Thursday, March 08, 2007


The Avengers – The Bird Who Knew Too Much

The colour Emma Peel episodes of The Avengers are among the most distinctive television ever made; sometimes a bit too silly or too stylised, if anything, but you can’t mistake them for any other series. This one, then, on BBC4 at 7.10 this evening and 11.30 tomorrow night, is unusual for being… Ordinary. Despite the presence of Ron Moody, Kenneth Cope and Anthony Valentine, there’s something a little drab and prosaic about this tale of espionage and birds, made up of an uneven string of set-pieces rather than a strong story. And what do triangles have to do with it?

Steed fancies pigeons – Emma gets the bird

It’s not all bad, of course, but it is curiously disjointed. It’s disappointing in a quite different way to another recently shown episode, The Fear Merchants, which was structurally fine for an Avengers episode but just seemed to have had the fun and colour drained out of it… By contrast, this has several fun moments but simply doesn’t feel like The Avengers at all. Some of the set-piece scenes are very entertaining; some are rather clumsy; but few of them flow together. It’s as if the script was written for some other series and polished up in a hurry, then left with a director with more enthusiasm than ability to make a sequence go with verve. For once, it feels like The Avengers is swamped by the Sixties rather than coasting on top of the period: Steed and Emma are both great fun modelling, for example, but the groovy fashion photographer who takes their pictures feels much more in tune with this episode than they do – stripy shirt, narrow tie and trousers, down-to-earth manner, very Sixties but not very Avengers at all. Still, Steed looks rather fab striking poses (while firing off questions) in his stylish grey suit, as of course does Emma in nothing but a Union Flag. You get the feeling this was more so they could use photos of her like that for publicity than because it was really part of the story, though.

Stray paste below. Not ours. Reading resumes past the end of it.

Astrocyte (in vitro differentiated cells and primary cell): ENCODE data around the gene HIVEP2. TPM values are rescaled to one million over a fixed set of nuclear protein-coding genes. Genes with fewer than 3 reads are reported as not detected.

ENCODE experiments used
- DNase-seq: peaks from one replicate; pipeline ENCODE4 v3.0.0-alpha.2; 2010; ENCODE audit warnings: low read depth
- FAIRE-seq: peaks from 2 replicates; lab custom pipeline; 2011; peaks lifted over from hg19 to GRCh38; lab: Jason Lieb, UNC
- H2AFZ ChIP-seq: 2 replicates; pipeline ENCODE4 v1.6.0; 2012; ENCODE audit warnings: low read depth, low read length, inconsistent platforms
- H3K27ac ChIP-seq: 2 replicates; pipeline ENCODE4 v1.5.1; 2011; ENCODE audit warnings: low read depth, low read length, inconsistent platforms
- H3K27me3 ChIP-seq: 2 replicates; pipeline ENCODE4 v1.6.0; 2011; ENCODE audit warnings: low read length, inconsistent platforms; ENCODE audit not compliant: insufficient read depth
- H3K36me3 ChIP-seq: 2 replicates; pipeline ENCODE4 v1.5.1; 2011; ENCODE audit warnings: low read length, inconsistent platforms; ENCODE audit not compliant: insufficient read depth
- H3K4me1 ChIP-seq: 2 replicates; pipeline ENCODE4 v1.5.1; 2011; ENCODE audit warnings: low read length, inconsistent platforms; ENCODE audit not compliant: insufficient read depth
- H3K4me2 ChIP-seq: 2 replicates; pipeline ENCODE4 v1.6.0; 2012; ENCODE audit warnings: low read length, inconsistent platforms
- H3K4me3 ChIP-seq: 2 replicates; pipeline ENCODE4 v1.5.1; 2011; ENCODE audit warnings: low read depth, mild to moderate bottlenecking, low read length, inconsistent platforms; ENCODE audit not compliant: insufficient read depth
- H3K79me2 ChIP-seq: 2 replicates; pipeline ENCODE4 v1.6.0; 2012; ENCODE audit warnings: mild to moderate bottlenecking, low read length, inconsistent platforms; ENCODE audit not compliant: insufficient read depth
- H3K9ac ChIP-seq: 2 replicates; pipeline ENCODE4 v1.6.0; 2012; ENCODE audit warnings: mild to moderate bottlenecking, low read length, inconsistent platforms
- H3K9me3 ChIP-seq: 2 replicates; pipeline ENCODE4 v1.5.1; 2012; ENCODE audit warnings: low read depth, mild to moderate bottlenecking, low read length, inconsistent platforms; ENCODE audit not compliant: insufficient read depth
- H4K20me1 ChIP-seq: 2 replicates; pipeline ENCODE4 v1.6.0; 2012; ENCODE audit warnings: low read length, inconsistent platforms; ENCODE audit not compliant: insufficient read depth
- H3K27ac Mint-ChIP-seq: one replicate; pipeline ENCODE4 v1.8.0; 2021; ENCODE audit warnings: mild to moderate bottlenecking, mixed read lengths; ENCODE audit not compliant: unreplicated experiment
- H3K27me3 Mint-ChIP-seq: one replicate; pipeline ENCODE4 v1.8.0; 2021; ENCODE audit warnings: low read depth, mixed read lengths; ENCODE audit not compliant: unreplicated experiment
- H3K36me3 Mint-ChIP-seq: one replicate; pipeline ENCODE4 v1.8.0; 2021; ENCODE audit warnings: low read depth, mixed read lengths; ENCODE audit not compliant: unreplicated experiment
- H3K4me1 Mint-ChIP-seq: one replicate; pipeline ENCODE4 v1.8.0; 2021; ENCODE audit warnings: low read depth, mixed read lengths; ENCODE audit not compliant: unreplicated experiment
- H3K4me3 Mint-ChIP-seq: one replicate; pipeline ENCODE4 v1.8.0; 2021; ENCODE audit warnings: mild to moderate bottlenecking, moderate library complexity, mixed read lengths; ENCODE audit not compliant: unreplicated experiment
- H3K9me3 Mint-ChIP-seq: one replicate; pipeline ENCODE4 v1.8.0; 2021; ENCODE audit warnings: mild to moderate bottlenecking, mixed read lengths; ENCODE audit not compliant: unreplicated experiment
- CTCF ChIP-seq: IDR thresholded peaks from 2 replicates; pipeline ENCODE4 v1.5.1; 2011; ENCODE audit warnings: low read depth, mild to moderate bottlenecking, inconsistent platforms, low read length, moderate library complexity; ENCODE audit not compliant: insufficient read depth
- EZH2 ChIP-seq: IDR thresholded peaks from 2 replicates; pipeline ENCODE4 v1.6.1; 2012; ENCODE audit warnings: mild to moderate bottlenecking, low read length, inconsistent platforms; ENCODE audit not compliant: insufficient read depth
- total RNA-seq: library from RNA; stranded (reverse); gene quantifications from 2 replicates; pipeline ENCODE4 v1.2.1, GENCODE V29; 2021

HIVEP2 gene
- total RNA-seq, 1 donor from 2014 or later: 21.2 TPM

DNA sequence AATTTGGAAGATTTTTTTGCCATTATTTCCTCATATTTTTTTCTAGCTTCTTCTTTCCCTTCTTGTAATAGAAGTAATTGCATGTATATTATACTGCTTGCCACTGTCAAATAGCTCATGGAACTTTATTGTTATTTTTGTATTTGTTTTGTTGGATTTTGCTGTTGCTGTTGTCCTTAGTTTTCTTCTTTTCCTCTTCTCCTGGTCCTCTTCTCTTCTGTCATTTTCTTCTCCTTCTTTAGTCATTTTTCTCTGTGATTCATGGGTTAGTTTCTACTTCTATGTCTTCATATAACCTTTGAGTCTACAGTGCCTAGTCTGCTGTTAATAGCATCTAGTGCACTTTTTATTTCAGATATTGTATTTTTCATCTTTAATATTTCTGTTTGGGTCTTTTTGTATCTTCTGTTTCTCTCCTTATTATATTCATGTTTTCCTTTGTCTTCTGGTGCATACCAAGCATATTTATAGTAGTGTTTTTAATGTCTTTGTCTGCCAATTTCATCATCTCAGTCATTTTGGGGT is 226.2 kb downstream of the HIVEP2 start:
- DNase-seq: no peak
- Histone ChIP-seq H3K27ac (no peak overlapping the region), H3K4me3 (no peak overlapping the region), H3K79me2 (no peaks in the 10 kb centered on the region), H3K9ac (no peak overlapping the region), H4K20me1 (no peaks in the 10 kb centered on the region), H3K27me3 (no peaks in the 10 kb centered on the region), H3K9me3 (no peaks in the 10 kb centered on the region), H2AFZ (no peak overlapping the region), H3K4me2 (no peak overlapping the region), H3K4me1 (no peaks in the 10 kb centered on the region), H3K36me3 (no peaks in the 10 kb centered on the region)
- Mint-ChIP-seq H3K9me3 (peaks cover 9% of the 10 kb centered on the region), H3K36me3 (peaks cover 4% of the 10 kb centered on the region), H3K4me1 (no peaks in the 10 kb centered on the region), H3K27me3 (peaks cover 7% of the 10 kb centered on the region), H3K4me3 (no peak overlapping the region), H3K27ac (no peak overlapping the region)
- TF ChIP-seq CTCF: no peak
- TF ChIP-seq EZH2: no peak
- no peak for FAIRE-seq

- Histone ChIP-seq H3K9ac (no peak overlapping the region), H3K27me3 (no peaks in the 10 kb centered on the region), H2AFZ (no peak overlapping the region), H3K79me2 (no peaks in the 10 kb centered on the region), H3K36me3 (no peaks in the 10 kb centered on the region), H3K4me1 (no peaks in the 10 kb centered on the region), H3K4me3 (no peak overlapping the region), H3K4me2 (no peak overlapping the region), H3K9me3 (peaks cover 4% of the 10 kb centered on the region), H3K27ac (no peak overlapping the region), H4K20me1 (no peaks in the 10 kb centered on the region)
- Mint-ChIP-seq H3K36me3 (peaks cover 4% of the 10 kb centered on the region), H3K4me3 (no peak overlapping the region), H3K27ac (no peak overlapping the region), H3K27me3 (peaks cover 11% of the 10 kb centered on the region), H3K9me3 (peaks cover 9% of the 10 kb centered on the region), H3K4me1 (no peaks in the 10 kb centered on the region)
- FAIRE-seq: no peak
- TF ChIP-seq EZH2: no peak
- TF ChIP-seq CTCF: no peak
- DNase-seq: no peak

Part of the problem is that The Avengers at this point is extraordinary: extraordinary agents, extraordinary crimes, extraordinary style. Too much here is rather mundane. Someone’s taken photos of a fairly anonymous missile installation; yawn. There are a pair of drably dressed killers who could be dialled out of any rather nasty sadist-you-like directory instead of the book of urbane Avengers masterminds; ugh. They drive a forgettable car, and visit a shabbily ordinary house; sorry, what show am I watching again? Perhaps aware of this, the director tries a bit too hard to create some ‘quirky’ deaths of agents early on, but they just come across as a bit daft. You’ll never see someone drop his gun in so contrived a way as Danvers does while on the run from the pair of killers, and while the director thinks high structures look cool to dash into, you can’t help thinking that they’re not outstandingly practical if you’re trying to take cover from men with guns – why not paint a big target on yourself while you’re at it? I mean, it’s quite well-shot, but so, inevitably, is he. The next agent makes exactly the same mistake, but rather than an observation tower (which is at least partially covered), he dashes into scaffolding. Then plunges into a handy tank of quick-setting concrete. Now, I’m the last person to say that everything in The Avengers needs to follow common sense (it’s hardly common at all), but it does have its own sort of logic, and these events just lack any cohesion at all. Things happen purely because they’re trying to look cool, and, guess what? They don’t, very much.